Feeding the Fish  at O Audacious Book

The Cold War  at Fifi Verses the World

This proof’s a lemon  at Visible Hand in Economics

Government car warranties at Anti-Dismal

How would you feel about a man in a skirt at Laughy Kate

Above and below  at Stellar Cafe

What to do with old bread  at In A Strange Land


Did you see the one about . . .

27/03/2009

The Wool Over our Eyes at NZ Conservative – does the Dim Post have a rival for satire?

Clark to take Tizard to New York at The Dim Post

Tall Poppies & Patriots at MonkeyWithTypewriter

Are nations just larger unions at The Visible Hand in Economics

How economics can get you a date at Anti-Dismal

ACC & the oh-shit circuit  and The dipstick a 21st century measurement system at Frenemy

The Slow Death of GP Services at Macdoctor

Biffo on the bog at Inquiring Mind

If you can imagine at Rob’s Blockhead

Land as woman at The Hand Mirror

One of the beauties of having a small brain . . .  at Laughy Kate


The money or the holiday

25/03/2009

Some of our staff take all the holidays owing to them and more; we have to insist others take all they’re entitled to.

Those who take extra time off won’t be affected by the proposal to allow workers to choose the fourth week’s holiday or an extra week’s pay; those who aren’t keen to take what they’re eligible for will happily take the money instead of  packing a bag for a  fourth week off.

Four weeks holiday plus 11 statutory days off adds up to six working weeks plus a day off work in a year. Not everyone wants that much so now they’ll have a choice of taking the money instead.

The existing policy gives workers a vacation which many turn into a staycation, because they can’t afford to go away. National’s policy will enable them to choose a paycation instead.

It’s each worker’s choice, and if blogs are anything to go by this is clearly understood by those on the right but not on the left.

Kiwiblog approves the move and notes the fear and ignorance from opponents. 

Keeping Stock  agrees with the Herald editorial.

Oswald Bastable will be happy to take the cash and use it for his annual holiday.

Whaleoil is please the government will let employees buy back holidays.

The Visible Hand in Economics thinks it’s an excellent policy, thinks the Greens have got it wrong and has a more detailed discussion.

Monkeywithtypewriter may not consider himself politically right but he’s right on this when he says four weeks entitlement, pull the other one.

Meanwhile the sky is falling on the left where:

Bomber at Tumeke! doesn’t understand that the four week’s entitlement doesn’t kick in until a year has been worked so has nothing to do with the 90 day trial period.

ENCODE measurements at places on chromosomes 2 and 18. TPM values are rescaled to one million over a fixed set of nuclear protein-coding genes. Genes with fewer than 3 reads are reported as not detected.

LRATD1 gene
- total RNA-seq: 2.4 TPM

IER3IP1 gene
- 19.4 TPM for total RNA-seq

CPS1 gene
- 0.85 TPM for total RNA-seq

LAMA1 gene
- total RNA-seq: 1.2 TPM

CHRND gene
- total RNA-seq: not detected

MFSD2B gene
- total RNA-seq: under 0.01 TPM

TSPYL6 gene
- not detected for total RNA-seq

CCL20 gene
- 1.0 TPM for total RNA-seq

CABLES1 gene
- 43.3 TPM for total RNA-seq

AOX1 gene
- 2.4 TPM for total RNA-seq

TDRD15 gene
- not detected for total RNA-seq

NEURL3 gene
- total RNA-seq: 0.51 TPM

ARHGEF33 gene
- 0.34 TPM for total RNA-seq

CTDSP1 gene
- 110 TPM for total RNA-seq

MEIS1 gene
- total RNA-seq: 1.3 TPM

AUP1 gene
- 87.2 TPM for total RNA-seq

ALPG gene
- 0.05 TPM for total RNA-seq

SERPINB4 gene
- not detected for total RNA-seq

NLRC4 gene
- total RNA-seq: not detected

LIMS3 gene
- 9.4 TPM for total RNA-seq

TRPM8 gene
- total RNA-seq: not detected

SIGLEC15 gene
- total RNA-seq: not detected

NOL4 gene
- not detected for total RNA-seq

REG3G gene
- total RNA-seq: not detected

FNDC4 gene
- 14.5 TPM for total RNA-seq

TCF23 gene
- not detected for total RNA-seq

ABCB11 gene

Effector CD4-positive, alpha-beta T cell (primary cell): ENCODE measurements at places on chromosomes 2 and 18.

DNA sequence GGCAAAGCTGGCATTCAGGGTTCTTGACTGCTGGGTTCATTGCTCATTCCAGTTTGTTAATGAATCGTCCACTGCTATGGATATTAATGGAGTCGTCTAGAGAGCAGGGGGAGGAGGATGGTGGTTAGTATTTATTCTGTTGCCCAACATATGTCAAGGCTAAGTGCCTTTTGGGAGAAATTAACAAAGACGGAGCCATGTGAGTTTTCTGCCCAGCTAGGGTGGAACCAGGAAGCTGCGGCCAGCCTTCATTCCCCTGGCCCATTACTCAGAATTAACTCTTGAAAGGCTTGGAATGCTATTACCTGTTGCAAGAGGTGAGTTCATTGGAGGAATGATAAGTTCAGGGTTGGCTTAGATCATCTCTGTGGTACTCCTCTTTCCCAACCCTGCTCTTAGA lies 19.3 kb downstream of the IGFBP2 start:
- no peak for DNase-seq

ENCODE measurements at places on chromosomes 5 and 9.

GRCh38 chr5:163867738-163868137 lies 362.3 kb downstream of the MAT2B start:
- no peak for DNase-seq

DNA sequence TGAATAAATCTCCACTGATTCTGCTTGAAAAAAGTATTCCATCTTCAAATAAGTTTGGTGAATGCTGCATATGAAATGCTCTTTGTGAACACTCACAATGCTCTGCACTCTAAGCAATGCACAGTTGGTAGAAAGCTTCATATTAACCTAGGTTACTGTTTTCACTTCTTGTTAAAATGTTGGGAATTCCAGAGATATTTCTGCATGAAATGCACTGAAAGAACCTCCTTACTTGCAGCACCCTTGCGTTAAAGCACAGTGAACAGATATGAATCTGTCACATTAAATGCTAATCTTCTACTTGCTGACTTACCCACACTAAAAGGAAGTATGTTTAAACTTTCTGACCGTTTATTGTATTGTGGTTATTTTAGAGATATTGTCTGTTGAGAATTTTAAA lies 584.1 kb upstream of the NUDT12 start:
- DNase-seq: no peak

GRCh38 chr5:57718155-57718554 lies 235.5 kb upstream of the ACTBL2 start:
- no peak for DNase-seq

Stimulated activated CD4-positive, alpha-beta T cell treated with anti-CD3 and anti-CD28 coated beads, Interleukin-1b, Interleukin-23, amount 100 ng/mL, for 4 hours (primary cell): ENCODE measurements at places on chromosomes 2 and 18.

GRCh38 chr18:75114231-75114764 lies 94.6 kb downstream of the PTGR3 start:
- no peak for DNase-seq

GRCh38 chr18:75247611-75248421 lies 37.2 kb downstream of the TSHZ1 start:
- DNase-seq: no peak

No Right Turn takes a very jaundiced view  of employers.

And The Standard is doesn’t believe in good faith.


Did you see the one about . . .

14/03/2009

A new study has revealed that if you don’t eat you’ll eventually die at Laughy Kate.

Fonterra Blues at Quote Unquote.

Drug companies vs doctors at the Visible Hand in Economics.

Only Turn Left at Watching Brief.

On the dismal science at Anti-Dismal.

I think I get it now from The NZ Home Office  (a new blog which has joined my list of regular reads).

The teacher robot at Lolly Scramble.

The reinstatement of titular land titles at Pundit.


How green can we grow?

11/03/2009

When environmental concerns hit economic realities something’s got to give and if the conflict is between addressing hunger and staying in business now versus saving the planet for the future, cost and volume will be two of the deciding factors.

That’s why I don’t think Barney Foran  is on the right track when he says that if New Zealand farmers don’t lead the world in environmentally sustainable production we’ll be forced out of business.

He predicts that within a decade, meat will be marketed on its greenhouse gas emissions as well as water quality, biodiversity assets and cultural values. “Tomorrow’s meat enterprises will focus on product quality first, backed up by measured and low environmental impacts, austere production chains, avoidance of most chemicals and heavy metals and making farmed landscapes waterwise, biodiverse and beautiful.”

Food is already being marketed on greenhouse emissions. Last week I was shown packaging from French sausages. My French isn’t up to translating all the writing but it was obvious the little green box was showing the carbon emissions generated in production.